Thursday, September 24, 2009


Last night I had cioppino in a local North Carolina seafood restaurant. In a large deep plate, there was an abundance of huge scallops, shrimp, oysters, white fish pieces and crab chunks, basting in a tomato broth. I could not finish it though I tried persistently, hoping that my taste buds would eventually wake up. At the end, when the feeling of satiety became unpleasant, I gave up.

I had cioppino before and I liked it. I was introduced to it on the Fisherman’s Warf of San Francisco which is close to the cioppino’s birthplace. Cioppino was created when Southern-European immigrants recreated their local dishes from memory but using the ingredients and infusing the spirit of San Francisco Bay’s North beaches. You could call it an Old World dish born again in the New World. Now it is an autochthonous American recipe as the Zinfandel is an autochthonous American wine.

It started as a fisherman stew concocted of the remains of daily catch in a fragrant tomato broth. Except onion, garlic and olive oil, all other ingredients were optional. Cooking liquid was sterilized with wine, red or white, whatever. It is not known neither when this dish got its present name nor where from the name came. Most likely, it came from Italian Ligurian ciupin, a name for another seafod dish. Other explanations exist, like the urban legend that cioppino was named after fishermen’s calls along the beach to chip in the fish for the common meal.

In the meantime, cioppino has become a tourist dish on the fisherman wharfs of both coasts and a star dish in seafood restaurants across the country. As it was always made opportunistically from what was available, nowadays when it is sold on the beaches and in the plains far from the coast, variety is its main characteristic. This is a similarity that it shares with all other fish stews and soups. Eaters must be equally open to surprises regardless if they order cioppino or bouillabaisse. And, most of the time you will get the same dish regardless what you have ordered.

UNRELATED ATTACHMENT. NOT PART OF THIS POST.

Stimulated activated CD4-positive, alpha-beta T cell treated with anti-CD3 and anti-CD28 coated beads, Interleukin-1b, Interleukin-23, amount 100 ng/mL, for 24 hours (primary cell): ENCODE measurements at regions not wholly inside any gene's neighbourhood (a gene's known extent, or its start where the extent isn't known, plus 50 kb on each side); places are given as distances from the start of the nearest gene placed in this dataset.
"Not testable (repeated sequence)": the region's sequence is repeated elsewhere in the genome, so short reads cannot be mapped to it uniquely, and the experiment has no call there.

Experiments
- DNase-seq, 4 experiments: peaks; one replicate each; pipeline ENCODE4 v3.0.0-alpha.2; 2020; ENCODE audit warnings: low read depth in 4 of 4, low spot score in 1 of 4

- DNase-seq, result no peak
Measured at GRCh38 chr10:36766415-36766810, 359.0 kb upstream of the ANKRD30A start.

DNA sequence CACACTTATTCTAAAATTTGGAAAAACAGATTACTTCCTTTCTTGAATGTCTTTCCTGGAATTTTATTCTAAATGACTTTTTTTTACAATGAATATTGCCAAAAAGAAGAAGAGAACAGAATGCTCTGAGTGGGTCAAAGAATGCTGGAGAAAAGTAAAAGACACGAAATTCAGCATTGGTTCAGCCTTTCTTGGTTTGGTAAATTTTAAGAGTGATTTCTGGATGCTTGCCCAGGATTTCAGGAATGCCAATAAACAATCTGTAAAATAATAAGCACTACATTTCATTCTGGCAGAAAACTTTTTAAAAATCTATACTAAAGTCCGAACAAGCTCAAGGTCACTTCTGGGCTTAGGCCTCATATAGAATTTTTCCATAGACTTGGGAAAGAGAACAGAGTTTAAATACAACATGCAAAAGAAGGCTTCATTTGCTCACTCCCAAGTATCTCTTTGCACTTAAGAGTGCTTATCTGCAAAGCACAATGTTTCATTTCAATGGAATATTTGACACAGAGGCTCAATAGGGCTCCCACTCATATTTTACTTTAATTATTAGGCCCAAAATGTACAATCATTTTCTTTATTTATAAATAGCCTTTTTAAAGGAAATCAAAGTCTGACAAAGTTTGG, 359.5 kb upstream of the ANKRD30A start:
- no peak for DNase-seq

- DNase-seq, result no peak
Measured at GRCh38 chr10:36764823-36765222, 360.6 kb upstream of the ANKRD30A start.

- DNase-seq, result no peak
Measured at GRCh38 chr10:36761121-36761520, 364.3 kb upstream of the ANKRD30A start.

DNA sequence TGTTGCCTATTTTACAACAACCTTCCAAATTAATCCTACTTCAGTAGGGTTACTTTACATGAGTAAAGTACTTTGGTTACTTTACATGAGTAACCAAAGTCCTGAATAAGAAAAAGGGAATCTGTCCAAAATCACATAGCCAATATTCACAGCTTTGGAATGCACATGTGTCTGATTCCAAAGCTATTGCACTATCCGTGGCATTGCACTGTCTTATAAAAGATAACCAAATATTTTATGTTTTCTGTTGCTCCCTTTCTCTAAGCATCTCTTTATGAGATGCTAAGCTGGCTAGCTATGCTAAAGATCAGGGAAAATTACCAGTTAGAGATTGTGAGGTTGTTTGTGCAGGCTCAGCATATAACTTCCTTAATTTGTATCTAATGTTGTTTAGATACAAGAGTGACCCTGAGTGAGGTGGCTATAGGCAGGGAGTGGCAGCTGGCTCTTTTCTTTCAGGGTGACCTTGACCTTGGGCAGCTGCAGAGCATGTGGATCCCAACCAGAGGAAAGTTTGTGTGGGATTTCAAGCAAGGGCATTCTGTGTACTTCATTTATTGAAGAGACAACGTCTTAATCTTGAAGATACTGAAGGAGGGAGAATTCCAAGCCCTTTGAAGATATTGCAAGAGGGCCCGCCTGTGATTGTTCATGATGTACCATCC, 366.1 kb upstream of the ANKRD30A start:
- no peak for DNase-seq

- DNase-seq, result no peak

I like the variety but cannot forgive misinterpretations. For one, if the fast food means the food that can be eaten with one hand while teletexting with the other, modern cioppino could be that. However, if the fast food means something concocted in a rush, that is not cioppino.

All good recipes for choppino – that is to say, recipes that stay true to the original methods of cooking the dish – call for simmering the base sauce for at least 60 minutes. This is especially important for tomato based sauces. I like tomato raw and will eat a tone of salads or gazpacho. But an undercooked light tomato broth tastes like water in which a tomato salad cup was rinsed. This is what “fast cooking” does to a great meal.

So let’s get to an understanding: the cioppino is a fish stew which includes Dungeness crab and shells. It is cooked in a fragrant tomato broth flavored with wine. Most importantly, it is slow cooked and although it could be eaten as a fast food, one should be ready to sit down and enjoy it slowly and in good company. The large quantities that an honest chef offered to me last night cannot compensate for the absence of flavor. Chops and chunks of seafood may be chipped in from various nets but they must become one through the warm love of wine and slow cooked tomato broth.

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